The US Federal Communications Commission (US FCC), back in June this year, declared ZTE as well as HUAWEI as threats to national security. The order meant that funds from the US FCC’s $8.3 billion a year Universal Service Fund can’t be used to buy equipment or procure services from the two companies. Today, the US FCC has re-affirmed its stance of classifying ZTE as a threat to national security following a petition to reconsider the order.
In a press release, the US FCC revealed that it has denied a reconsideration petition filed by ZTE over the agency’s order that designated it as a national security risk. “After reviewing the record, the Bureau found no basis for reconsideration. As a result, the FCC’s $8.3 billion a year Universal Service Fund cannot be used to purchase, obtain, maintain, improve, modify, or otherwise support any equipment or services produced or provided by ZTE as well as its parents, affiliates, and subsidiaries,” the FCC noted.
You don’t say! https://t.co/c1QTIyzcFz
— Ajit Pai (@AjitPaiFCC) November 25, 2020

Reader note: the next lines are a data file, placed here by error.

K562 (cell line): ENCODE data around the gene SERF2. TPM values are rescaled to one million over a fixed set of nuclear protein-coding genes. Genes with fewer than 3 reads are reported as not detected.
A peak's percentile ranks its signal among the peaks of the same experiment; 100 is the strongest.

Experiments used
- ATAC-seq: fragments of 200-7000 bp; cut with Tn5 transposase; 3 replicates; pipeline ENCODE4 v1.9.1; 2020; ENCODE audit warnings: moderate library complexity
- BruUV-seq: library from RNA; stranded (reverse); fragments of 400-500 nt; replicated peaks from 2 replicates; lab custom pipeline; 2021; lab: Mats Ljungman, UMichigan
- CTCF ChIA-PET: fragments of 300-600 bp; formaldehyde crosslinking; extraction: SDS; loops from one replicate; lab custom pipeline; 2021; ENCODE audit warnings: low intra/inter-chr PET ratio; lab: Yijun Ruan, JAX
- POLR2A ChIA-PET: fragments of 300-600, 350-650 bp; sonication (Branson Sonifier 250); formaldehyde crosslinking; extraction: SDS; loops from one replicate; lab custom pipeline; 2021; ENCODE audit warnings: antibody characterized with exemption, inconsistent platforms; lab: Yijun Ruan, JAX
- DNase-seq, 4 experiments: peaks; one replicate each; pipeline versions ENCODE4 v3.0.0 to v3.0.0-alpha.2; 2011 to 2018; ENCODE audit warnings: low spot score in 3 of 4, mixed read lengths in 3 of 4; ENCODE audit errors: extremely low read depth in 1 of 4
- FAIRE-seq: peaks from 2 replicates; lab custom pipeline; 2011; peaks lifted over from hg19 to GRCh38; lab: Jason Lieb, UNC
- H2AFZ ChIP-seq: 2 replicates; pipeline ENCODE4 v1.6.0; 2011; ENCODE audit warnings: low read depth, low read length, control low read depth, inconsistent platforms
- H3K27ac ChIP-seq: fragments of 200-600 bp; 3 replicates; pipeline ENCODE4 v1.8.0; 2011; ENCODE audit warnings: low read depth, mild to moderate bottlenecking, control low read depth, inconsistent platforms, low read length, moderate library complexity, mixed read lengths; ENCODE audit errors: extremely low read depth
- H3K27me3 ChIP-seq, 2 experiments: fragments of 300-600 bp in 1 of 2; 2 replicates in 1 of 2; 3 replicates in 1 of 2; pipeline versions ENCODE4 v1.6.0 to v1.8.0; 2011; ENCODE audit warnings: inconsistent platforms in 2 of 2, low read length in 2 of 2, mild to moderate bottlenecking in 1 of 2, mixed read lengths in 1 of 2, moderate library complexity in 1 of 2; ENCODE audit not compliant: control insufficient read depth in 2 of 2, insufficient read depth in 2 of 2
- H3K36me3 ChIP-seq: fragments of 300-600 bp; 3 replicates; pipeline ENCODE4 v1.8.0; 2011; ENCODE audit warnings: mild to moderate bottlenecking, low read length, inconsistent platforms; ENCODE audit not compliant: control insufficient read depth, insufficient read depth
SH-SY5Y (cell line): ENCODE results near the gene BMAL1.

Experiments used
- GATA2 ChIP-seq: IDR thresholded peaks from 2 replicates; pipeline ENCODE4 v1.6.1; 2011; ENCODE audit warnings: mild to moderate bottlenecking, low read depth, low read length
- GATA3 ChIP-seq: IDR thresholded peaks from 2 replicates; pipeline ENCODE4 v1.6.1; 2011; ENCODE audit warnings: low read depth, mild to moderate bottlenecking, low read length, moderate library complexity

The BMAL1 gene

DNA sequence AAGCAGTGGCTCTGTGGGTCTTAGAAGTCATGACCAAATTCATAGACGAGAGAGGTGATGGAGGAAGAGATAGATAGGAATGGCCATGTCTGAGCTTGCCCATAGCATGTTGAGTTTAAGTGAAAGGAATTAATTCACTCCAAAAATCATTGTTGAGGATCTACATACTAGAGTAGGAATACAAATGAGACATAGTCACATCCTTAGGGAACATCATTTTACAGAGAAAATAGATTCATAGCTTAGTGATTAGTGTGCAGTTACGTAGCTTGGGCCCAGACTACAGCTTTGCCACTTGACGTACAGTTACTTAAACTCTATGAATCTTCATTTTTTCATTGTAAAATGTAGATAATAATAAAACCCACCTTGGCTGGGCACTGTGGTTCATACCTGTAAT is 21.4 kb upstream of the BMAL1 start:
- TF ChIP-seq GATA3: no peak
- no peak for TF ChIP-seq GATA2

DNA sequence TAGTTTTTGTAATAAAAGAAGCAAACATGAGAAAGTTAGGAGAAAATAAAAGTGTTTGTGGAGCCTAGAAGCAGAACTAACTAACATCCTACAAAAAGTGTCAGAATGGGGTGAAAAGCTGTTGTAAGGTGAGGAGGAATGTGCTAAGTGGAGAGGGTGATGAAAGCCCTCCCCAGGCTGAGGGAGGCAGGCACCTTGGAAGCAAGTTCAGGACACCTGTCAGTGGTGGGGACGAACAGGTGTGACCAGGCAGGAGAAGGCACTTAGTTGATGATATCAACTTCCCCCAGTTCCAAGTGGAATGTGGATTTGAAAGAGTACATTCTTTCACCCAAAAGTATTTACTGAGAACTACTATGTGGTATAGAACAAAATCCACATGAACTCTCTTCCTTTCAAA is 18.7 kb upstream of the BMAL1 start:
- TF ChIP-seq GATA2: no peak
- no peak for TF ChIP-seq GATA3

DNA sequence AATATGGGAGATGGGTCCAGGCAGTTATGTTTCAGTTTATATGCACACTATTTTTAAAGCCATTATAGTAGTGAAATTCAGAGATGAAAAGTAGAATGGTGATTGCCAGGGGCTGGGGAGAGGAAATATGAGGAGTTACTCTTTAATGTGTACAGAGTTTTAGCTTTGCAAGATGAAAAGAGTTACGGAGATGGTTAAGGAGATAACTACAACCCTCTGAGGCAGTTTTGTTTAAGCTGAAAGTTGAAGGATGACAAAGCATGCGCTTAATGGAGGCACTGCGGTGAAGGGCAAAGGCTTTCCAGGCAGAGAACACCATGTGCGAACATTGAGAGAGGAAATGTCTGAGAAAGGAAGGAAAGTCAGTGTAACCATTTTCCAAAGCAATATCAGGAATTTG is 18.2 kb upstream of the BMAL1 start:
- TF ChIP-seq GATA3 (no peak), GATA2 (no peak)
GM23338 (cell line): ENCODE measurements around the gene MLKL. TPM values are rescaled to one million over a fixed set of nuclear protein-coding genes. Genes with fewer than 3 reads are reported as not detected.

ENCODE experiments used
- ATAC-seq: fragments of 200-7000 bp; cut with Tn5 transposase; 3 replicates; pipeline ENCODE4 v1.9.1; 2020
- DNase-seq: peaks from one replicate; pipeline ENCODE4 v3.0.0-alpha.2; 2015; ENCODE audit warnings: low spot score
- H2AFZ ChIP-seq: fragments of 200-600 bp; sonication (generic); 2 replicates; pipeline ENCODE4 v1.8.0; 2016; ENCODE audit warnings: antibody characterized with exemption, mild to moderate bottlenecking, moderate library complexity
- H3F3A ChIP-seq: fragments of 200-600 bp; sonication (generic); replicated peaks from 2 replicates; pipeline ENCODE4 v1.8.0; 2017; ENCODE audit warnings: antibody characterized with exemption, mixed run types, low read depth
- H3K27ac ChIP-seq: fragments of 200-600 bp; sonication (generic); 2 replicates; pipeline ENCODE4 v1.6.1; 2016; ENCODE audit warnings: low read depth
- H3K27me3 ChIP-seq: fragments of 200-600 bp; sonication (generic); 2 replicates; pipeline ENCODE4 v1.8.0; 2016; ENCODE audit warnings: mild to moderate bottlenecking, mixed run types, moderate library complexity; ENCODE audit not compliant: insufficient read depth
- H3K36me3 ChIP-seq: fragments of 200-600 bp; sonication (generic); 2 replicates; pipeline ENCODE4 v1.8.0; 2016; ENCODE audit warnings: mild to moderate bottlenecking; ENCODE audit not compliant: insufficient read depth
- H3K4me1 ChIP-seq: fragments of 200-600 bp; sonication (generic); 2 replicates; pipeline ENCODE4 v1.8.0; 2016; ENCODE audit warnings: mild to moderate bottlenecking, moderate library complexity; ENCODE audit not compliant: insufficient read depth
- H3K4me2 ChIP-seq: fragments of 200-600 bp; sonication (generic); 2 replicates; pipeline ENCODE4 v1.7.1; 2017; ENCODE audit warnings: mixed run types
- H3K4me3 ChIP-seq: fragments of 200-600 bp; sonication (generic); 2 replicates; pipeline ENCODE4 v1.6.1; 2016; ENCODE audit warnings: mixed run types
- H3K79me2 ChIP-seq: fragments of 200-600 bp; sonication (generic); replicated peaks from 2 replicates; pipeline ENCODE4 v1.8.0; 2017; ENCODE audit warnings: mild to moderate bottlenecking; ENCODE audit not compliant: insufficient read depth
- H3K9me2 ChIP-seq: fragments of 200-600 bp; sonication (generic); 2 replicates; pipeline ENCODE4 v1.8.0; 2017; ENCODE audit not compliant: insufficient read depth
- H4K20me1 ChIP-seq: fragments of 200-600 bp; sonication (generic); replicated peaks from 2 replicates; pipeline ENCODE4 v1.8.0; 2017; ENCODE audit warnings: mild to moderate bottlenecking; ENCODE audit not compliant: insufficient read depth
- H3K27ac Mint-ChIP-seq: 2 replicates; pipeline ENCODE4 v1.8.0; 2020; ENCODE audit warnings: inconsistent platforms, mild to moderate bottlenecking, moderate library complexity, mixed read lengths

The US FCC is going to conduct a meeting on December 10 where the commission will take votes for drafting and implementing rules of the Secure and Trusted Communications Networks Reimbursement program. The latter is aimed at helping carrier partners ‘remove and replace untrusted equipment from their networks, months before the statutory deadline.’
The denial by FCC’s Public Safety and Homeland Security Bureau means US companies can’t buy telecom equipment from ZTE, and depending on the voting results of the December 10 meeting, existing ZTE telecom gear might be removed from the US soil as well. The US FCC has previously claimed, based on evidence it has gathered, that equipment made by ZTE and HUAWEI can be used for espionage – a claim both the companies have denied on multiple occasions in the past.
A host of rural carriers in the US have been using ZTE or HUAWEI gear, and as per UC FCC’s own estimates, replacing the telecom equipment might cost anywhere between $40 million and $45 million for each company. As for the overall cost, it would cost a total of almost $1.8 billion to fully get rid of Chinese telecom equipment.